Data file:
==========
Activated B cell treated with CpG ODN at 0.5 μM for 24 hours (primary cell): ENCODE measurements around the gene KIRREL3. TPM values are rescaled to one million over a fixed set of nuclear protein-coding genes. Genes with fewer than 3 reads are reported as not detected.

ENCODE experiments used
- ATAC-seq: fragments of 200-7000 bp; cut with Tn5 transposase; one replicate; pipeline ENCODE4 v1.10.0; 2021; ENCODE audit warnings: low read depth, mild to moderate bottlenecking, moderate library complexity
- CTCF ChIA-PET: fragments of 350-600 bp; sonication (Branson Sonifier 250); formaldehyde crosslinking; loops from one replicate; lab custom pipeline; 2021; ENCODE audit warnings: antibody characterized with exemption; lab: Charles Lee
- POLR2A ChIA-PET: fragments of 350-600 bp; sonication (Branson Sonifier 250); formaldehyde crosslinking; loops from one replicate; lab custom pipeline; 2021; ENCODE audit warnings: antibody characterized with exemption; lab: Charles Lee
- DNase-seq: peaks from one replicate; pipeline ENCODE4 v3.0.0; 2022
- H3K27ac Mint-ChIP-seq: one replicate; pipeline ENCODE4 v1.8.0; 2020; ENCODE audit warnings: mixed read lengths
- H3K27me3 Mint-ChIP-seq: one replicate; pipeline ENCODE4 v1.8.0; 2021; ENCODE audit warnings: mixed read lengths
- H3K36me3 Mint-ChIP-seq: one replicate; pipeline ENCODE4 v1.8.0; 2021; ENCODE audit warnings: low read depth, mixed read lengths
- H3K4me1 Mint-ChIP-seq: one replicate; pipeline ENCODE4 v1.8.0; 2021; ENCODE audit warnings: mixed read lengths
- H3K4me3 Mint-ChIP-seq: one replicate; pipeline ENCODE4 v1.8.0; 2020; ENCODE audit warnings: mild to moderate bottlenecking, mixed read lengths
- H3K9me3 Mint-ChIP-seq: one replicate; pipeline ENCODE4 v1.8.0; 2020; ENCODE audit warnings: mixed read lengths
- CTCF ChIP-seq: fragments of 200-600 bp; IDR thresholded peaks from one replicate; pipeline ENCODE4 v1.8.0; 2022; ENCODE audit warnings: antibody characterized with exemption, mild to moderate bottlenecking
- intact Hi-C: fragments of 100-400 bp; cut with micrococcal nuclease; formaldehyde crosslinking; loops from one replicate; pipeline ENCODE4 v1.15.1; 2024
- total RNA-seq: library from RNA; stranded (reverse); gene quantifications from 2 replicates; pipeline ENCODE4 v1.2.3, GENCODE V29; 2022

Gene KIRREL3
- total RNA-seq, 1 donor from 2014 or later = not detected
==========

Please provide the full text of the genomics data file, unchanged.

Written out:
Activated B cell treated with CpG ODN at 0.5 μM for 24 hours (primary cell): ENCODE measurements around the gene KIRREL3. TPM values are rescaled to one million over a fixed set of nuclear protein-coding genes. Genes with fewer than 3 reads are reported as not detected.

ENCODE experiments used
- ATAC-seq: fragments of 200-7000 bp; cut with Tn5 transposase; one replicate; pipeline ENCODE4 v1.10.0; 2021; ENCODE audit warnings: low read depth, mild to moderate bottlenecking, moderate library complexity
- CTCF ChIA-PET: fragments of 350-600 bp; sonication (Branson Sonifier 250); formaldehyde crosslinking; loops from one replicate; lab custom pipeline; 2021; ENCODE audit warnings: antibody characterized with exemption; lab: Charles Lee
- POLR2A ChIA-PET: fragments of 350-600 bp; sonication (Branson Sonifier 250); formaldehyde crosslinking; loops from one replicate; lab custom pipeline; 2021; ENCODE audit warnings: antibody characterized with exemption; lab: Charles Lee
- DNase-seq: peaks from one replicate; pipeline ENCODE4 v3.0.0; 2022
- H3K27ac Mint-ChIP-seq: one replicate; pipeline ENCODE4 v1.8.0; 2020; ENCODE audit warnings: mixed read lengths
- H3K27me3 Mint-ChIP-seq: one replicate; pipeline ENCODE4 v1.8.0; 2021; ENCODE audit warnings: mixed read lengths
- H3K36me3 Mint-ChIP-seq: one replicate; pipeline ENCODE4 v1.8.0; 2021; ENCODE audit warnings: low read depth, mixed read lengths
- H3K4me1 Mint-ChIP-seq: one replicate; pipeline ENCODE4 v1.8.0; 2021; ENCODE audit warnings: mixed read lengths
- H3K4me3 Mint-ChIP-seq: one replicate; pipeline ENCODE4 v1.8.0; 2020; ENCODE audit warnings: mild to moderate bottlenecking, mixed read lengths
- H3K9me3 Mint-ChIP-seq: one replicate; pipeline ENCODE4 v1.8.0; 2020; ENCODE audit warnings: mixed read lengths
- CTCF ChIP-seq: fragments of 200-600 bp; IDR thresholded peaks from one replicate; pipeline ENCODE4 v1.8.0; 2022; ENCODE audit warnings: antibody characterized with exemption, mild to moderate bottlenecking
- intact Hi-C: fragments of 100-400 bp; cut with micrococcal nuclease; formaldehyde crosslinking; loops from one replicate; pipeline ENCODE4 v1.15.1; 2024
- total RNA-seq: library from RNA; stranded (reverse); gene quantifications from 2 replicates; pipeline ENCODE4 v1.2.3, GENCODE V29; 2022

Gene KIRREL3
- total RNA-seq, 1 donor from 2014 or later = not detected